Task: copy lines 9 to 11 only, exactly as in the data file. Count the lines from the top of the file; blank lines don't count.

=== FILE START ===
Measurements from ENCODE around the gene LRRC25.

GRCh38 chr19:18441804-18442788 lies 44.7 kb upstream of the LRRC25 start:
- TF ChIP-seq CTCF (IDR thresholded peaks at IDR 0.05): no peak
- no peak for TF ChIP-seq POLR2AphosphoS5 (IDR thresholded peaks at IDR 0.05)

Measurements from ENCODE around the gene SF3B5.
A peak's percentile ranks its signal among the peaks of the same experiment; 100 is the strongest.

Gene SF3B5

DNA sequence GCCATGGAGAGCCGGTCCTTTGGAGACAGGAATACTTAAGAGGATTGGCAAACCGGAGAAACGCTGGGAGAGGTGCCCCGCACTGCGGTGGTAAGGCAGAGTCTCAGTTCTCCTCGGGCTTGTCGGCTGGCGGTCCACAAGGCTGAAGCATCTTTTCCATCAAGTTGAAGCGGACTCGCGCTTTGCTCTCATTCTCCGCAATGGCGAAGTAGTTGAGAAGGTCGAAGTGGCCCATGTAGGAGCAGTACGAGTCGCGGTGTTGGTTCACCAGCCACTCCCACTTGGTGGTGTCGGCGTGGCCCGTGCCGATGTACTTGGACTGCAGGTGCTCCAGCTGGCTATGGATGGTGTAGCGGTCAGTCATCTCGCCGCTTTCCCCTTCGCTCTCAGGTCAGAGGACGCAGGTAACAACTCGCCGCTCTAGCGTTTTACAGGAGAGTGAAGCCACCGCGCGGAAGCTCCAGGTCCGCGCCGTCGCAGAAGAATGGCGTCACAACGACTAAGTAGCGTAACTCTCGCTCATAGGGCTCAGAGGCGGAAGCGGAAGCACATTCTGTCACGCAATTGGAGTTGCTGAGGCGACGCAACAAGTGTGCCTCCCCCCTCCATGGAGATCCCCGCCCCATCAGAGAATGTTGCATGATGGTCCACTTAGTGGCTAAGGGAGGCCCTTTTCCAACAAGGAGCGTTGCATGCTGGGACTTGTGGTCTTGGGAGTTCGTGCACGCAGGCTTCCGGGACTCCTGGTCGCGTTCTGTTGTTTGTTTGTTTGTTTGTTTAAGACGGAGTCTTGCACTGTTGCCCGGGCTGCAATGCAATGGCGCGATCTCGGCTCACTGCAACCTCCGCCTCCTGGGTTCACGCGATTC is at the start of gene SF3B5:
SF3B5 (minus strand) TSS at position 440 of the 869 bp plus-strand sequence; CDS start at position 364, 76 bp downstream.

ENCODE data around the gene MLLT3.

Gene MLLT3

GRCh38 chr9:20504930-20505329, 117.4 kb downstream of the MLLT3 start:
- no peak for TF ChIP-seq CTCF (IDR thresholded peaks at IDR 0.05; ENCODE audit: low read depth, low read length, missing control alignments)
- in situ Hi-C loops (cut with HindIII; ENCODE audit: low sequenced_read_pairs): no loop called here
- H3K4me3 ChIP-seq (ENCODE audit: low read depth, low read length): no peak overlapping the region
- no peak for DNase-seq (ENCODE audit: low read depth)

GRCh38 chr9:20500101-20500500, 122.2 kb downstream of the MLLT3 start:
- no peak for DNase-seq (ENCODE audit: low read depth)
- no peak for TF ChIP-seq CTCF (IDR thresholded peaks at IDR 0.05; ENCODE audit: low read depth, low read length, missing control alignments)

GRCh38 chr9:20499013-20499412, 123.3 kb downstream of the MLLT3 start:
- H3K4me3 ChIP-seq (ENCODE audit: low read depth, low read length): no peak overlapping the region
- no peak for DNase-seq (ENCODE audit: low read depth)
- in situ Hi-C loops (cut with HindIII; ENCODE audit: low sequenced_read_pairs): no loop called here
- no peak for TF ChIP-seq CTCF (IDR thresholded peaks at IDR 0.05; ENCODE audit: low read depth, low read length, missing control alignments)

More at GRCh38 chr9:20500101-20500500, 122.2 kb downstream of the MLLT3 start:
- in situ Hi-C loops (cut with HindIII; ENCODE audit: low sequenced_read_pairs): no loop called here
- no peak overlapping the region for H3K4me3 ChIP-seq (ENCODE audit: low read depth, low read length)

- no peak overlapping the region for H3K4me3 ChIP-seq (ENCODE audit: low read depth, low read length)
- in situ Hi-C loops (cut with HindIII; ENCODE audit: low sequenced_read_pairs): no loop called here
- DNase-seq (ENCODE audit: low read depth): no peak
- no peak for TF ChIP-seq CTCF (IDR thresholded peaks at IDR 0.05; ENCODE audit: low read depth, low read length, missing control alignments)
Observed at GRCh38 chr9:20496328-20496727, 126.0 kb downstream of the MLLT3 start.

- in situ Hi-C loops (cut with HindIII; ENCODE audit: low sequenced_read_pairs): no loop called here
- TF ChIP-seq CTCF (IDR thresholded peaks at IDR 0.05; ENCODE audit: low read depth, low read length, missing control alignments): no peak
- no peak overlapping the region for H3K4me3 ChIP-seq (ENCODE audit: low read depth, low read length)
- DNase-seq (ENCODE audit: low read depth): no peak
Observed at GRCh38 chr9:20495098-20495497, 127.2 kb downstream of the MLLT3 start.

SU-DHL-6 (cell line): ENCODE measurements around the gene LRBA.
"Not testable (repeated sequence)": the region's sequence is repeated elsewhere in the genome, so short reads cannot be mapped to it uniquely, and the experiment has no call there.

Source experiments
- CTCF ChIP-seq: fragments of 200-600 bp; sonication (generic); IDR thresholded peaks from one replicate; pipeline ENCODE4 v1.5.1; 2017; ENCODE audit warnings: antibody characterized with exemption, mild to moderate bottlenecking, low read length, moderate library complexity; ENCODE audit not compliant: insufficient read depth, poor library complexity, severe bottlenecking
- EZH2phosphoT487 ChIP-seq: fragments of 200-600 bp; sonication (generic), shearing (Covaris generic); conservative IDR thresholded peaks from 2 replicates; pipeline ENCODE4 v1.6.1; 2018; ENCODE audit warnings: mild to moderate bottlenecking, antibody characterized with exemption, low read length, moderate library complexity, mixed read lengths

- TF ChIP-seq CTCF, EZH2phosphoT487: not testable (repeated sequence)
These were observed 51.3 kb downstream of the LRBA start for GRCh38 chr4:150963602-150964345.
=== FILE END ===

SF3B5 (minus strand) TSS at position 440 of the 869 bp plus-strand sequence; CDS start at position 364, 76 bp downstream.

ENCODE data around the gene MLLT3.

Gene MLLT3